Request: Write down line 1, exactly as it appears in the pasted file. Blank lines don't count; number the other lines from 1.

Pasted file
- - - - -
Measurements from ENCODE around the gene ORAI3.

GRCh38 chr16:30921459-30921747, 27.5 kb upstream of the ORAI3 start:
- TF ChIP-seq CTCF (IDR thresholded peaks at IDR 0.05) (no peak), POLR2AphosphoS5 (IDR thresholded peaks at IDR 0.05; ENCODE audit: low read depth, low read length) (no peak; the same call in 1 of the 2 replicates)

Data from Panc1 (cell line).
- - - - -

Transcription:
Measurements from ENCODE around the gene ORAI3.